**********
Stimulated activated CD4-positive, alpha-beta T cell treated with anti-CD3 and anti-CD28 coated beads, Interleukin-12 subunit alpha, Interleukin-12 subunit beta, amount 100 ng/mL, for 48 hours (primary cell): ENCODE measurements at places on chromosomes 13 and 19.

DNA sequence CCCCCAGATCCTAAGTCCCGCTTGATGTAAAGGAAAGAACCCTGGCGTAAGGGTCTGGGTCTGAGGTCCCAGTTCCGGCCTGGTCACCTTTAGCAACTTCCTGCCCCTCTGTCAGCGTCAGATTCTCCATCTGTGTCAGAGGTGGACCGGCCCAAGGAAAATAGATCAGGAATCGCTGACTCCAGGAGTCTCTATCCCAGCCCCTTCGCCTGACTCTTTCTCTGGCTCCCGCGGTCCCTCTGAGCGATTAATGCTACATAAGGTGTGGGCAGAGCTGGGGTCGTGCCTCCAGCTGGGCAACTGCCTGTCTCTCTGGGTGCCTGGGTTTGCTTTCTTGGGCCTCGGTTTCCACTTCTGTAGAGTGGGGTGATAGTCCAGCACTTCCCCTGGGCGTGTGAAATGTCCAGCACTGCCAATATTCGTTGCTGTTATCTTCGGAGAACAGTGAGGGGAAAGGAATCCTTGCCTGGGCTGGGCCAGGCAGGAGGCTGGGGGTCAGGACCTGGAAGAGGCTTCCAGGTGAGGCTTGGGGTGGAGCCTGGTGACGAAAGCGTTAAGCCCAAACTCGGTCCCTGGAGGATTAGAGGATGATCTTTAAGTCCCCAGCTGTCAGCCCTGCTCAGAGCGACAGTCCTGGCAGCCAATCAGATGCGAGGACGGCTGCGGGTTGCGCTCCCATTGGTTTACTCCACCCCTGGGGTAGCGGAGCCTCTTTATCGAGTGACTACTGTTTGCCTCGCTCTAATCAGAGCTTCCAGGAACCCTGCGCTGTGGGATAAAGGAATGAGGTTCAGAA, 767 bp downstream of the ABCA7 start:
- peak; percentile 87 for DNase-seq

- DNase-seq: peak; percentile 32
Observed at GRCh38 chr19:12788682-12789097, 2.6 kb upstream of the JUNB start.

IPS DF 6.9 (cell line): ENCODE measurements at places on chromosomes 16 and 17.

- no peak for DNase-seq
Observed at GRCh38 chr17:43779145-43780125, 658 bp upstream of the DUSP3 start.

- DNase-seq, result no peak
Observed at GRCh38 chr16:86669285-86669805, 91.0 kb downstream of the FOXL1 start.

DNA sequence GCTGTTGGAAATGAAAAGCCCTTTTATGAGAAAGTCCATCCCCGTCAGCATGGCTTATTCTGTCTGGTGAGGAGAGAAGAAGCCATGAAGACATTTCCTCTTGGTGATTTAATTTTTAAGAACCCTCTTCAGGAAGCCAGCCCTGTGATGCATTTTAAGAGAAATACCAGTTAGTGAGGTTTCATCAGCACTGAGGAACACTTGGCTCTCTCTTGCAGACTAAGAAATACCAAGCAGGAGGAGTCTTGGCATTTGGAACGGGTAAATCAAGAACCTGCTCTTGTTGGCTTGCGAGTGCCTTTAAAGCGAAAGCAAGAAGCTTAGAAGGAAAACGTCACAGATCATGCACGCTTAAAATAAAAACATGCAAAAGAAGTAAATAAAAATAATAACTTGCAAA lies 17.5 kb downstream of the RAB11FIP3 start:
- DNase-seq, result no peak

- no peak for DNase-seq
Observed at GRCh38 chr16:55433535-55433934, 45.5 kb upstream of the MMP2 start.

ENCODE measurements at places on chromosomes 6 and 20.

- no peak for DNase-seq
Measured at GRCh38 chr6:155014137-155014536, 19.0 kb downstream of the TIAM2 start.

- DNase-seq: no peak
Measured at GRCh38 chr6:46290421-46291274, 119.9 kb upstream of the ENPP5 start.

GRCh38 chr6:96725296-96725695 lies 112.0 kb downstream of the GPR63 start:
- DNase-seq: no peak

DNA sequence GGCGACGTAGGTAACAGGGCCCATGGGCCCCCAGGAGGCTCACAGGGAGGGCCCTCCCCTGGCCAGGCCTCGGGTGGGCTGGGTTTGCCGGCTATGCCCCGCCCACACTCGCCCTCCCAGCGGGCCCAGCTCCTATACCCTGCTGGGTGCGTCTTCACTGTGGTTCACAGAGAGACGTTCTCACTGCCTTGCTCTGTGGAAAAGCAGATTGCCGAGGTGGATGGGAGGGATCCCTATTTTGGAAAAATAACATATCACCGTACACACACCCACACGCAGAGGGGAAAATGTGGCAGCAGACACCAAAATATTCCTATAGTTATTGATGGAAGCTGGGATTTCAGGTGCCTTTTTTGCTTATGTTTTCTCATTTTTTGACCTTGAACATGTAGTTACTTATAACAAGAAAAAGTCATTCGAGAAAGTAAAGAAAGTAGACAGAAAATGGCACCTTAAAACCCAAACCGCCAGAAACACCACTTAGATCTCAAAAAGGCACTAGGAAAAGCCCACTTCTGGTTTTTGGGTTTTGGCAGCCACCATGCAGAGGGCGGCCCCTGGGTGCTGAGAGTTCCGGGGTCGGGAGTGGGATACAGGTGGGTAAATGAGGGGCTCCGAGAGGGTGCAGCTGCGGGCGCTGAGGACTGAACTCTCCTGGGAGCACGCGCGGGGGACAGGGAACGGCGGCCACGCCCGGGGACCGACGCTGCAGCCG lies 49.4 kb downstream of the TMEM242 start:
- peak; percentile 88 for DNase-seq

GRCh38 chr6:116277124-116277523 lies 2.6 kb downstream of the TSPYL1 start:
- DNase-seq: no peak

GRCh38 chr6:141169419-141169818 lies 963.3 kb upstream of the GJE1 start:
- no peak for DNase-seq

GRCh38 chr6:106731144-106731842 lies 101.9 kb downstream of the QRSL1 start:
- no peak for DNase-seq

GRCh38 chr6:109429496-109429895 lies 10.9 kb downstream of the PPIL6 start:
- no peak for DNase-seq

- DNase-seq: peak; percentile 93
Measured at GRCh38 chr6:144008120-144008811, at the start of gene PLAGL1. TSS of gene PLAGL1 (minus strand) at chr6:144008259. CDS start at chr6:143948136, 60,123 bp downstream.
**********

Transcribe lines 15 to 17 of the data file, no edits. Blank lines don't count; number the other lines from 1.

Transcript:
ENCODE measurements at places on chromosomes 6 and 20.

- no peak for DNase-seq
Measured at GRCh38 chr6:155014137-155014536, 19.0 kb downstream of the TIAM2 start.